“200 Years of Freedom for Whom?” Back, Q0858, L2008.08 Gary Gulley Collection, 1976.
“200 Years of Freedom for Whom?” Front, Q0858, L2008.08 Gary Gulley Collection, 1976.

While scanning objects from an unnamed flat file drawer of miscellaneous materials from San Diego Pride events, Diversionary Theatre, and a private artist, I came across a small double-sided flyer from 1976 that immediately caught my eye. The words “200 Years of Freedom for Whom?” across the top of the first page are bold and unrelenting. As of 1976, the United States celebrated its 200th anniversary of existence, a country built and maintained by the systemic exploitation and disenfranchisement of Black, Indigenous, and other people of color, women, LGBTQ folks, disabled people, immigrants, and poor and working class people. 1976 was also the year of the second permitted San Diego Pride Parade, entitled “Gay Spirit”, six years after the events at the Stonewall Inn in New York.1 LGBTQ pride marches and events across the United States were born out of the Stonewall Uprising, led by Black and brown queer and trans folks in response to homophobic, transphobic, racist, and classist police violence in 1969. It is necessary to say that LGBTQ pride owes its very existence to the most marginalized community members who frequented the Stonewall Inn, including butch lesbians, trans folks, houseless folks, sex workers, drag queens, people of color, and those at the overlaps of these identities.

Upon a closer look, this flyer reveals that in the lead up to the 1976 Gay Pride Parade, the San Diego pride commitee made decisions to prohibit any “political” signage to be used in the march, shortly thereafter prohibiting any signage pertaining to a group or organization. Such decisions were reached due to pressure by the Imperial Court de San Diego and the San Diego Tavern Guild to shut out the Socialist Workers’ Party (SWP), who were accused of being too “dominating” at the 1975 pride with their signage. These decisions were intended to force SWP members as well as people of other groups, political or not, to be “just a mass of undefined people except for ‘gay pride’ at the beginning and end of the parade,” a flattening of difference and the multi-facetedness of the community for a false unity. “The Center, MCC-San Diego, MCC-Oceanside, Military Off-Limits Defense Fund, The Imperial Court of San Diego, Dignity of San Diego, and the San Diego Tavern Guild all withdrew [their participation] at the time” leading up to the march,2 in response to this flyer that was being circulated by SWP to bring attention to the hypocrisy and injustice of such behavior. Jeri Dilno, one of the pride organizers at the time—even with her own reservations about SWP’s “dominant” presence—had said that SWP “was one of the only political groups that identified LGBTQ rights as a part of their platform”.3 Such censoring, blatant targeting against SWP (despite their pro-LGBTQ platform), and coordinated attempts to depoliticize pride and LGBTQ identity are contrary to pride’s very origins and insulting to the lived realities of its most disenfranchised community members. This behavior also embodies the same conservative Cold War anti-communism that actively targeted LGBTQ folks, quashed labor unions and struggles, and destroyed millions of lives abroad through war, occupation, coups, assassinations, and sanctions.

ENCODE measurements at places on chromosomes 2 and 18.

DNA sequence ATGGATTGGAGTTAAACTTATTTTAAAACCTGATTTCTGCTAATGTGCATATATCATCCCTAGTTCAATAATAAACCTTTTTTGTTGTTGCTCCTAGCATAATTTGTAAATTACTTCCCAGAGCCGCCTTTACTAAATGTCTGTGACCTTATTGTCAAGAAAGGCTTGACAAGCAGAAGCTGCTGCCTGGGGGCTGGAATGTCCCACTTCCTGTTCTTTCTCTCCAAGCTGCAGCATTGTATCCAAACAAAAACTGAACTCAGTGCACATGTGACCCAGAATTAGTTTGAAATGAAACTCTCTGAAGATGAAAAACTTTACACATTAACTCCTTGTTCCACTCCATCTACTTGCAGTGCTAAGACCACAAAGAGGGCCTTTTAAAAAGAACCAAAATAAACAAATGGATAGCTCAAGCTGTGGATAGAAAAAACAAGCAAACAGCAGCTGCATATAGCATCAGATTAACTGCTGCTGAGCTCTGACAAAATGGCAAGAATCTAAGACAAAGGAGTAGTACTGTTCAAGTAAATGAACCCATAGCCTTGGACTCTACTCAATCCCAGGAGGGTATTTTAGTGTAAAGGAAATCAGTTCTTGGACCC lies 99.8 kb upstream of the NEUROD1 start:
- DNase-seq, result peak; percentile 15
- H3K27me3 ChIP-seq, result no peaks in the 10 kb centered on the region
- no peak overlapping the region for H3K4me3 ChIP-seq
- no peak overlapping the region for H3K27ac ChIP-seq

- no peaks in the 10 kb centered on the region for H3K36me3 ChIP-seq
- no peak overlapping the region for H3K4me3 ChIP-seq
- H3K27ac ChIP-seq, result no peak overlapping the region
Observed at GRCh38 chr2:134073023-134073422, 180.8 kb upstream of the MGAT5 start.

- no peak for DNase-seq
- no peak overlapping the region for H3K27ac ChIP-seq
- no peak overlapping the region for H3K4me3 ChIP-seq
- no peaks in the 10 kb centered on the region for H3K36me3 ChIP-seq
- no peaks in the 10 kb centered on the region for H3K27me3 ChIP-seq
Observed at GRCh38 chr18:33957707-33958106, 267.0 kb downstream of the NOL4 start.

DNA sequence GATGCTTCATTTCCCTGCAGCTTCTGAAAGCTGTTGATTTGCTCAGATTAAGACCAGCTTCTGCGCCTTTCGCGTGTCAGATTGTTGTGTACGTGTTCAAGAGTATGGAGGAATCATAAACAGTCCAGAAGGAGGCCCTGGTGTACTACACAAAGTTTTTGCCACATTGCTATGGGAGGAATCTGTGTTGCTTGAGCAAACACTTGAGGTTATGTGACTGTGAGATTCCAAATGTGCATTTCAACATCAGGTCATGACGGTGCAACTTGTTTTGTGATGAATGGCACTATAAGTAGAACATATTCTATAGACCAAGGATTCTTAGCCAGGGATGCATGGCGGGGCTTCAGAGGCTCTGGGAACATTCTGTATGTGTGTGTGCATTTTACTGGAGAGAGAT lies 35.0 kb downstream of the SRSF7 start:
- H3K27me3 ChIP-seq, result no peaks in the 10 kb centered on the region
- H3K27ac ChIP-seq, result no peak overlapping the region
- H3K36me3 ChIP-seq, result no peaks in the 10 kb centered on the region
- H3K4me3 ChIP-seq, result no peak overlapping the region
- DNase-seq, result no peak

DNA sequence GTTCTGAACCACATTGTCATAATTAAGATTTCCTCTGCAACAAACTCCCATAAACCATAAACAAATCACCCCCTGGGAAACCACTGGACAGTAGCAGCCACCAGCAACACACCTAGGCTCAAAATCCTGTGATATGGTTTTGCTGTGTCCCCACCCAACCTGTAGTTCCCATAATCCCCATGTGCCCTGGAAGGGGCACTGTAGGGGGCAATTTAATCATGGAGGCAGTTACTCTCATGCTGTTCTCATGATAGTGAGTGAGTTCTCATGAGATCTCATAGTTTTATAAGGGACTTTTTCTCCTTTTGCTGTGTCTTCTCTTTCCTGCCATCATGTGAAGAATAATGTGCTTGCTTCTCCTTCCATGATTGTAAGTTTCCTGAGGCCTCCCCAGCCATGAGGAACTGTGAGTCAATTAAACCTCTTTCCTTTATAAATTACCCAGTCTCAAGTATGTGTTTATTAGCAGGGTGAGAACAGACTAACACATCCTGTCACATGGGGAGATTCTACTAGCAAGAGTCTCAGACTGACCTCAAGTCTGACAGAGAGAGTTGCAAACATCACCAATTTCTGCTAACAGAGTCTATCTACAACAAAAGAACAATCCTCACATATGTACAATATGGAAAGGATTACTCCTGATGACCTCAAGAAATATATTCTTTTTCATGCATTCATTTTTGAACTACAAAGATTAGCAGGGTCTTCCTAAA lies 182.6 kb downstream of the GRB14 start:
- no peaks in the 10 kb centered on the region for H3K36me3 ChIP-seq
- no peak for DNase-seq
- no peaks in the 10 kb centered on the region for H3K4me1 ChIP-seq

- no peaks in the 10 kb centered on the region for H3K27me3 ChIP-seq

Marsha P. Johnson and Sylvia Riveria, two foremothers of the Stonewall Uprising, did not commit to their activism with Street Transvestite Action Revolutionaries (STAR)—a radical political collective that conducted political protest and demonstrations, held meetings, and provided housing and support to homeless LGBT youth and sex workers—to have their legacies depoliticized. The patrons of the Stonewall Inn and community members did not fight back against the police for their efforts to be depoliticized. The Stonewall Uprising was political. LGBTQ Pride is political. The issues, oppression, and violence that the most marginalized in our community face, including homelessness, poverty, police violence, immigration violence, and  military violence worldwide, are perpetuated and maintained by capitalism, colonialism, and white supremacy. The justice, life, and freedom of LGBTQ people are entwined with the justice, life, and freedom of other folks of marginalized backgrounds who are also LGBTQ. I’m reminded of a quote that encompasses this understanding: